SciTech

May 18, 2014

ASU students’ super-energy-efficient house is in European competition

Maison Reciprocity, the super-energy-efficient, student-built house that rose beside U.S. 421 in Boone the past year, is now packed in six shipping containers making their way across the Atlantic.

Maison Reciprocity, the super-energy-efficient, student-built house that rose beside U.S. 421 in Boone the past year, is now packed in six shipping containers making their way across the Atlantic.

When it reaches its destination, the Solar Decathlon Europe 2014 competition in France, it will be presented as one solution for an international lack of affordable living space.

Its occupants are intended to never pay a penny – or a franc – for energy.

Heated by the sun and shaded by a rooftop garden and various architectural features, the house itself will create enough energy for their needs.

There might even be some left over, says one of its Appalachian State University builders, graduate student Eric Burgoyne.

In that case, said Burgoyne, the excess energy would be kicked into a grid serving all units in its hypothetical rowhouse community.

“Community” is a big thing with the student builders, who joined with students from the University of Angers in France to create the house.

It’s not just a solar home to them. It embodies the goals of decathlon officials, who wanted a home that is affordable and “green,” and also fits into the traditional fabric of a small French city.

In France, said Burgoyne, multifamily living and “living above the store” are common, with retail and residential mixed.

Maison Reciprocity’s 1,100 square feet is divided into two stories of flexible living space. A roof garden will be added in France, and the master plan envisions another story to be built below for either residential or business use. Similar rowhouses can be connected on either side.

“Really, it’s a reimagined rowhouse community,” said project manager Bill Pfleger, who earned his master’s degree during the project but stuck around until its completion because “I kind of feel like it’s my baby.”

There are 20 entries from 16 countries in the decathlon, with judging set for June and July in Versailles, France. The only other entrant chosen from the U.S. is a team from Brown University and Rhode Island School of Design, paired with the University of Applied Sciences in Erfurt, Germany.

An earlier ASU student-designed home won third place in architecture and the “People’s Choice” vote in a similar U.S. Solar Decathlon in 2011.

“We want to do it again and do it better,” said Burgoyne.

ASU faculty advisers James Russell and Jason Miller lent expertise and sometimes muscle, but the house, said Burgoyne, is “100 percent student-designed, student-built.”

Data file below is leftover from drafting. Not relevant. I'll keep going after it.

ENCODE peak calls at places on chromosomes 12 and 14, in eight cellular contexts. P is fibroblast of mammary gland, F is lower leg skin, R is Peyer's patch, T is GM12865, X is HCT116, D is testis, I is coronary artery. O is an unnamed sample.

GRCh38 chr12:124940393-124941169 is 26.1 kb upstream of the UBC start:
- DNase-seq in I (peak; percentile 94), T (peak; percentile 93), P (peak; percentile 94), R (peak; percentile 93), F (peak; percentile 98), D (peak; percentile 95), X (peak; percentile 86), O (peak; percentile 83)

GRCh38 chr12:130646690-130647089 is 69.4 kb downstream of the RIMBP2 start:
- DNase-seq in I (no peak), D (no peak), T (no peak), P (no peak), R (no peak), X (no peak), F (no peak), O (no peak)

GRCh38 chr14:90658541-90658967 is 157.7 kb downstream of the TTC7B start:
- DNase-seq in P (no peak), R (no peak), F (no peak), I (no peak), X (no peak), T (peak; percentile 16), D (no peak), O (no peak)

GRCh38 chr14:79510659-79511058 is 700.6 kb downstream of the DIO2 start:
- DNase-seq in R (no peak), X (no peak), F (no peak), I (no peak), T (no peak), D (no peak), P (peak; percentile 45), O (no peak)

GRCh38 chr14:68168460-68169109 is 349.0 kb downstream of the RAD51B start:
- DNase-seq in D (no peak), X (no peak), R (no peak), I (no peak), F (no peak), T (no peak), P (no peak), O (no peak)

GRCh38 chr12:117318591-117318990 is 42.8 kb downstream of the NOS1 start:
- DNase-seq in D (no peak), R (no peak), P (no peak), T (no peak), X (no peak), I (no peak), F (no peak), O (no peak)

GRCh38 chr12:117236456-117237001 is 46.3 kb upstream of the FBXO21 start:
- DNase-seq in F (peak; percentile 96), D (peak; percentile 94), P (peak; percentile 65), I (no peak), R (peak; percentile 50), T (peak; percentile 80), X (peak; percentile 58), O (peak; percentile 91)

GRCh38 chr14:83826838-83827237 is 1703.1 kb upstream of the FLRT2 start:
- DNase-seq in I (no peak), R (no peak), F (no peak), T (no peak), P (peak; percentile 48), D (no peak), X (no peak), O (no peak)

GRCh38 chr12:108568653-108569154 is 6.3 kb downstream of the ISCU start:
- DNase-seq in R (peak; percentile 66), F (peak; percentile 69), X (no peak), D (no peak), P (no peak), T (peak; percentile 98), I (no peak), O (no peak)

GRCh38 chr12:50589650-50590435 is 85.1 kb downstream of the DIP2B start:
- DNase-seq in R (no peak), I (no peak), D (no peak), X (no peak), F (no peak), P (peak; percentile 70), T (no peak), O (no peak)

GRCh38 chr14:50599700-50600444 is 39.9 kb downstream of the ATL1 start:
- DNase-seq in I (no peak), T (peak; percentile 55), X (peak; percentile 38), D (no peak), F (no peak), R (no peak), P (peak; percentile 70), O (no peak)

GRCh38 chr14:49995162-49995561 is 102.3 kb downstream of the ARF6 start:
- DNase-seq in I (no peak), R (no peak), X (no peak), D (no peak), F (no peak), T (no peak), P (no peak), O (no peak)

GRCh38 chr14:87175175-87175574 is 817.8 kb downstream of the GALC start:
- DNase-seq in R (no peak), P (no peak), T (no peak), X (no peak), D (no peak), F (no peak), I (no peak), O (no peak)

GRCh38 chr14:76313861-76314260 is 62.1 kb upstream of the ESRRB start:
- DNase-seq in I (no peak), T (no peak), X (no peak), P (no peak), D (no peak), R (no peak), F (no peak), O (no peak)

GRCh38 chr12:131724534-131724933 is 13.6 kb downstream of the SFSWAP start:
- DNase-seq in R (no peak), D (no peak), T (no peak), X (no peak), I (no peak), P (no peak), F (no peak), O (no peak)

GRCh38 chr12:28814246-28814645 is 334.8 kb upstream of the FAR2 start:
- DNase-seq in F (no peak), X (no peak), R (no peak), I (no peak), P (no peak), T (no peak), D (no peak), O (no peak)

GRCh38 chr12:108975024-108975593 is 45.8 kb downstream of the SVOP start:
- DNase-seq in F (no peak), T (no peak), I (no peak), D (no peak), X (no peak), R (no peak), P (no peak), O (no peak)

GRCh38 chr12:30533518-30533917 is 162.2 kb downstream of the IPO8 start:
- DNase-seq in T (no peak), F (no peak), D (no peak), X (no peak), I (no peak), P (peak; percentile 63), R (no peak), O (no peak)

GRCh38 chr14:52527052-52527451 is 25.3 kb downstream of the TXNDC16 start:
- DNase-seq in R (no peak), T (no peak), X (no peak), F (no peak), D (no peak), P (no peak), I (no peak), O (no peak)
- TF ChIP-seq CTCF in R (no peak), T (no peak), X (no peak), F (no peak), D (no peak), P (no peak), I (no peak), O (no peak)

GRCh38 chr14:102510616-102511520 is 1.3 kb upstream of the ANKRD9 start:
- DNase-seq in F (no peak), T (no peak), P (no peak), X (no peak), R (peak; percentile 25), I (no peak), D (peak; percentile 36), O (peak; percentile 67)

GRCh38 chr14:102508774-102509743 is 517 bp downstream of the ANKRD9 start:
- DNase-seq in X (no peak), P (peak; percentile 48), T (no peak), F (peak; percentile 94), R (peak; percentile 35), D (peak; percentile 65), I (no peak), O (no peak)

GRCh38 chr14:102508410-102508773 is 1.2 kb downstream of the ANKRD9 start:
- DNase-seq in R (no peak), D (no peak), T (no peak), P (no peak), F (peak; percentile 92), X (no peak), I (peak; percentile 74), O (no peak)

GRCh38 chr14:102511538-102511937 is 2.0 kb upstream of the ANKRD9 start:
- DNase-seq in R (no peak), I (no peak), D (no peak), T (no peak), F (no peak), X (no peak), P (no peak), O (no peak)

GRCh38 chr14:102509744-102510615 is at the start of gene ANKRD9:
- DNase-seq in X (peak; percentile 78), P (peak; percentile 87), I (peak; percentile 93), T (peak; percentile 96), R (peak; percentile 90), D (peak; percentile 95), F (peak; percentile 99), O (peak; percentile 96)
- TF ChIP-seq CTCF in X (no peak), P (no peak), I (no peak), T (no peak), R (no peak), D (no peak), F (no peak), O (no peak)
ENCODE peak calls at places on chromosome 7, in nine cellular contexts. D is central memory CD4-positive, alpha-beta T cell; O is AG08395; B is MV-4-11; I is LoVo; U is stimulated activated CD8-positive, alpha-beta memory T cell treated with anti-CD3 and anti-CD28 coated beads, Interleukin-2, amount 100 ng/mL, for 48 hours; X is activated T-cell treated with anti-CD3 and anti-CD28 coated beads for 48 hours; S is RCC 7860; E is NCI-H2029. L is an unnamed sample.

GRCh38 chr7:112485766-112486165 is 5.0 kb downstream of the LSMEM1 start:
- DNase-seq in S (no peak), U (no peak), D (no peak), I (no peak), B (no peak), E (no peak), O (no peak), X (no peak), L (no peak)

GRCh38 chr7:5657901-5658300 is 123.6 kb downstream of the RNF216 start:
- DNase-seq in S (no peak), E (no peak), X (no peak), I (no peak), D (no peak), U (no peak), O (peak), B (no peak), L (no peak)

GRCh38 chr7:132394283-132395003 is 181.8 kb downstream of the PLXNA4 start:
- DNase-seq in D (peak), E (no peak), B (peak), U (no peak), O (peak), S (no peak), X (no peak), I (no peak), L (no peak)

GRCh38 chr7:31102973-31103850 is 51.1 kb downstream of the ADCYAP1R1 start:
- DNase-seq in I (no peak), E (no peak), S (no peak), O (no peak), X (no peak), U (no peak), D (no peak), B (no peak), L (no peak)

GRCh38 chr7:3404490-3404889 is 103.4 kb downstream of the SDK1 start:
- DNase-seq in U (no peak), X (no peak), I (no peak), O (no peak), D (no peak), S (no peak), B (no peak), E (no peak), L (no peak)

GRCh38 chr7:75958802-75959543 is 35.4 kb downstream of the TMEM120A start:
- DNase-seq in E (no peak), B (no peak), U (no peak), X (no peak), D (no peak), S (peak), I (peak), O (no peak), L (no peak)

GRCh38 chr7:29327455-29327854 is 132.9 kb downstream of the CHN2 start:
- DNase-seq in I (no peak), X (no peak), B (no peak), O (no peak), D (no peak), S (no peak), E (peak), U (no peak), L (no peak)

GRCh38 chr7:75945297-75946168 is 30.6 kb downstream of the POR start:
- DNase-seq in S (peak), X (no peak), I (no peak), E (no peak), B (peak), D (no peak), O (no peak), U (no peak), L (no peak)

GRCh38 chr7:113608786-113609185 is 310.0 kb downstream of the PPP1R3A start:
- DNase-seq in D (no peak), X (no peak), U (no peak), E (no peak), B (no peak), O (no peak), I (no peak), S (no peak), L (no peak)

Graduate students in the Department of Technology and Environmental Design, some of whom worked on the 2011 solar home, led the way.

After ASU and Angers students conducted preliminary real estate market studies and their design was accepted into competition, about 50 students started construction in Boone in September.

With the help of propane heaters, they measured, cut and hammered through the close-to-record cold temperatures of the winter of 2013-14.

“The wind chill was minus 35 one day,” said Mark Bridges, communications manager for the student team.

As the early-May 2014 deadline neared, the ASU students, joined by a visiting crew from Angers, worked from 40 to 90 hours a week.

More than 1,000 students from other disciplines received college credit for contributing their talents. And students “kicked in some of their own money and raised funds,” Burgoyne said.

A total of $780,000 was raised in in-kind and monetary contributions. If built in the U.S., Burgoyne estimates the house’s cost at $120 to $150 per square foot.

That’s “middle ground,” he said. “A quality building for a good price.”

Students used some materials and techniques familiar in Europe but just now coming into use in the United States. They were already familiar with them, Pfleger said, because their studies cover a broad range.

One is CLT (cross-laminated timber), a “super-plywood” made of many strips of lumber glued together at right angles. It’s lightweight and high-strength, and, when used as the base layer of Maison Reciprocity’s outer walls, it eliminated the need for framing.

“This may be the first CLT residential (structure) in the U.S.,” Pfleger said.

Two physics students came up with an algorithm that lets an automated control system choose from among three kinds of solar-derived heat, depending on what’s available.

Thirty ASU students will fly to France this summer to reassemble the house. They will be joined by Angers students who will contribute, among other things, a roof garden for shade and socializing.

Even in a rowhouse, said Burgoyne, “you want the yard.”

“We thought, ‘Put the yard on the roof.’ ”

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